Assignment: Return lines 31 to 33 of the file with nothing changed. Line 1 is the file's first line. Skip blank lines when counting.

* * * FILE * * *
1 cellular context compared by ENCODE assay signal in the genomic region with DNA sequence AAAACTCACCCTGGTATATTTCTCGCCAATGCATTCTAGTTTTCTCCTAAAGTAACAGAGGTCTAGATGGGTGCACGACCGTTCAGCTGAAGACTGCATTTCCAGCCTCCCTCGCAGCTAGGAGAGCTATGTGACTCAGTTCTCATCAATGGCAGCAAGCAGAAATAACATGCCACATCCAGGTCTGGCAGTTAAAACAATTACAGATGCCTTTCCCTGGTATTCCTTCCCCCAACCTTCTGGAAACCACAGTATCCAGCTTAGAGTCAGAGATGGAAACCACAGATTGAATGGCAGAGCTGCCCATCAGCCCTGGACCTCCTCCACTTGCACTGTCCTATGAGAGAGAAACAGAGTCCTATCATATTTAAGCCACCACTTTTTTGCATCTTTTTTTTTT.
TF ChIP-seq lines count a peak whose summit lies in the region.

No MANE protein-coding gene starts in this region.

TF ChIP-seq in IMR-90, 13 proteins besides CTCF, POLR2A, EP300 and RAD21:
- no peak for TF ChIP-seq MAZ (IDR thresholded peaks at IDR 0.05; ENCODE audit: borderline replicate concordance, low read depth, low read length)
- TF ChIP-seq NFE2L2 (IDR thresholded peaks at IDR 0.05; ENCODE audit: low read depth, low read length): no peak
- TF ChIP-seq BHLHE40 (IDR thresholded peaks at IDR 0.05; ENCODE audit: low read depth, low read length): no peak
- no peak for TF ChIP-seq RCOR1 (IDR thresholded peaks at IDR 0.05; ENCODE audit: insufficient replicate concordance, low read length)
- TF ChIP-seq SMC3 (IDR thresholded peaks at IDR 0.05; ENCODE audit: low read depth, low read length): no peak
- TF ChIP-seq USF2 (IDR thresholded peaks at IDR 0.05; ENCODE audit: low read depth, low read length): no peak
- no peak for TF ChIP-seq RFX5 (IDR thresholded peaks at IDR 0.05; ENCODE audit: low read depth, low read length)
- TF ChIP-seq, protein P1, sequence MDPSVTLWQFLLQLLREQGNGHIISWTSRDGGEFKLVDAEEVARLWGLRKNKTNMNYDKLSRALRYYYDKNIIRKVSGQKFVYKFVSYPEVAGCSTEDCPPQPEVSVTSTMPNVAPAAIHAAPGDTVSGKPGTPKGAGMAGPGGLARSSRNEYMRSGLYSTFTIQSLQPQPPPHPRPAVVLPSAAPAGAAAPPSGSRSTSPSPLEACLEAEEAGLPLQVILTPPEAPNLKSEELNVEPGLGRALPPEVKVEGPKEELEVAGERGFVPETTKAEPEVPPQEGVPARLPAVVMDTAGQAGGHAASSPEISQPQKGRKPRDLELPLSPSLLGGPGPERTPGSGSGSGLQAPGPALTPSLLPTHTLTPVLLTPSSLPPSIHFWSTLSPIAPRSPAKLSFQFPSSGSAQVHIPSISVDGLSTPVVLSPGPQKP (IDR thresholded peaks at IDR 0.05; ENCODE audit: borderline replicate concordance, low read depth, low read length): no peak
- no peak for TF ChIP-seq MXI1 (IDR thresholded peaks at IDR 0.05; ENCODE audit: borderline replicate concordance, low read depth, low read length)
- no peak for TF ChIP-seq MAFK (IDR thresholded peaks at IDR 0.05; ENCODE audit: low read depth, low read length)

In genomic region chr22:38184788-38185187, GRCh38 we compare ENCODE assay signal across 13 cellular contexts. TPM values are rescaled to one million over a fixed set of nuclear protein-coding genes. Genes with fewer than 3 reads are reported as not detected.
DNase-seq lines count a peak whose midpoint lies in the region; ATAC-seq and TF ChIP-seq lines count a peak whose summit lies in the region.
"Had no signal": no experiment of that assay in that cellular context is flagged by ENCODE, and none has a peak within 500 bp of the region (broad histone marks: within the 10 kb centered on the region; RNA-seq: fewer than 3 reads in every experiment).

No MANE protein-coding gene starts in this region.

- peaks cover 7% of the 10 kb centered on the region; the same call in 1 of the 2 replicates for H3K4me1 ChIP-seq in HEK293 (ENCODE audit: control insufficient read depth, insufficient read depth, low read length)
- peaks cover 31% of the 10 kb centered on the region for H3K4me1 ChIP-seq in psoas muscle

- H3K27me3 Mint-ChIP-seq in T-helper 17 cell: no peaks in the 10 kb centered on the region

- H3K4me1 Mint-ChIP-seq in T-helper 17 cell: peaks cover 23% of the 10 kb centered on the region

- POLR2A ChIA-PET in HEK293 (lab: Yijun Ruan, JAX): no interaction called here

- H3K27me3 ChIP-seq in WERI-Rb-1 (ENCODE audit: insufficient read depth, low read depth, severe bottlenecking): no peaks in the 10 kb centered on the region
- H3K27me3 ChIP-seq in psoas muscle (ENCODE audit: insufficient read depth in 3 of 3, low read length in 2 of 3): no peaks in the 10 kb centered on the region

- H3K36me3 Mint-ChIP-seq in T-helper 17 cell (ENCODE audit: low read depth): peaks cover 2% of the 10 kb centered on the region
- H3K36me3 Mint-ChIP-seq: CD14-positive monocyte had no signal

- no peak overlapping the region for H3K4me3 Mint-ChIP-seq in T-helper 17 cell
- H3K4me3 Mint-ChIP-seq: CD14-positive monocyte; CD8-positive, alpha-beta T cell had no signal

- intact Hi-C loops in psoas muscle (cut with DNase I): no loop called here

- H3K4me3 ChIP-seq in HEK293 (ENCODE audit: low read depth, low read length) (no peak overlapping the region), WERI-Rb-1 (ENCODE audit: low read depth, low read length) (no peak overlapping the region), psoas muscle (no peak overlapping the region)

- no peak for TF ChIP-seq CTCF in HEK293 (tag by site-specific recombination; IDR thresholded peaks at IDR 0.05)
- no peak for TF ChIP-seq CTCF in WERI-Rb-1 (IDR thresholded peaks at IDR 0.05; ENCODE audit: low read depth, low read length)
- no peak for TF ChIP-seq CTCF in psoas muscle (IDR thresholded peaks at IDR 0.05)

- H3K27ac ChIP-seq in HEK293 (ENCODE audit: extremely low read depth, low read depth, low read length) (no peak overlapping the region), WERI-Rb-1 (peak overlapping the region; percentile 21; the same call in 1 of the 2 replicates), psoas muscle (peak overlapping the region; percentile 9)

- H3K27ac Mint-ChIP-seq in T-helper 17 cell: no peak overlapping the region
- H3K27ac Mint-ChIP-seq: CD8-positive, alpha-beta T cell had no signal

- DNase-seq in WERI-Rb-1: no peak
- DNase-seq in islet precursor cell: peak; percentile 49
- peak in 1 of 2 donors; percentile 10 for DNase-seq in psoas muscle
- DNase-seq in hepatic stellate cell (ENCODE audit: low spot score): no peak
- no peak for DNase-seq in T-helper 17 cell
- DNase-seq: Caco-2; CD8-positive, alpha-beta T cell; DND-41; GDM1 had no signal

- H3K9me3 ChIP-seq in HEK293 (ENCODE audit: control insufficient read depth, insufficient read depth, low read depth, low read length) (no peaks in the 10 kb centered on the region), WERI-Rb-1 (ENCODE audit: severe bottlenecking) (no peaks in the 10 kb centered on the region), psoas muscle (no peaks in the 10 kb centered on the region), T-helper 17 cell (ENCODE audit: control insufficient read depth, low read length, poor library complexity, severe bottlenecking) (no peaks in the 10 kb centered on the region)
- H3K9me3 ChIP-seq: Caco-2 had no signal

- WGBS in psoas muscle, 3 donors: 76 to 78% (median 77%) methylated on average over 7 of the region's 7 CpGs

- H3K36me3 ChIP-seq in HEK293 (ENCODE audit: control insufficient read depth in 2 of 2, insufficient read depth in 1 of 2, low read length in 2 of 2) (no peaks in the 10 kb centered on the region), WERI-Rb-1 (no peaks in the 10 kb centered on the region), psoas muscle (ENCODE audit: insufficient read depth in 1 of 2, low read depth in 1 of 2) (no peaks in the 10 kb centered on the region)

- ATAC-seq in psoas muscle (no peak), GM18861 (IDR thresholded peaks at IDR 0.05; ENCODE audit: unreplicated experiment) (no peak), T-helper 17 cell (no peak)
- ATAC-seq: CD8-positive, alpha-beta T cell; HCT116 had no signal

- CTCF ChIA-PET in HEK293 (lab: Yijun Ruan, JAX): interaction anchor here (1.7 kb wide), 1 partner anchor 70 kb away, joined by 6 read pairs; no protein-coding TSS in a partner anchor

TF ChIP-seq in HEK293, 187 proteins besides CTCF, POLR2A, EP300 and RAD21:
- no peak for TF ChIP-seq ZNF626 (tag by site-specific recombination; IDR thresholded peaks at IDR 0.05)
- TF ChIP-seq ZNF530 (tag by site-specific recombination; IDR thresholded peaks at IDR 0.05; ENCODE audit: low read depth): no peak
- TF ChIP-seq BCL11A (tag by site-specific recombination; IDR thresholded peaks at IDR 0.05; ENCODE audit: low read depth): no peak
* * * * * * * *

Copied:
- H3K4me3 ChIP-seq in HEK293 (ENCODE audit: low read depth, low read length) (no peak overlapping the region), WERI-Rb-1 (ENCODE audit: low read depth, low read length) (no peak overlapping the region), psoas muscle (no peak overlapping the region)

- no peak for TF ChIP-seq CTCF in HEK293 (tag by site-specific recombination; IDR thresholded peaks at IDR 0.05)
- no peak for TF ChIP-seq CTCF in WERI-Rb-1 (IDR thresholded peaks at IDR 0.05; ENCODE audit: low read depth, low read length)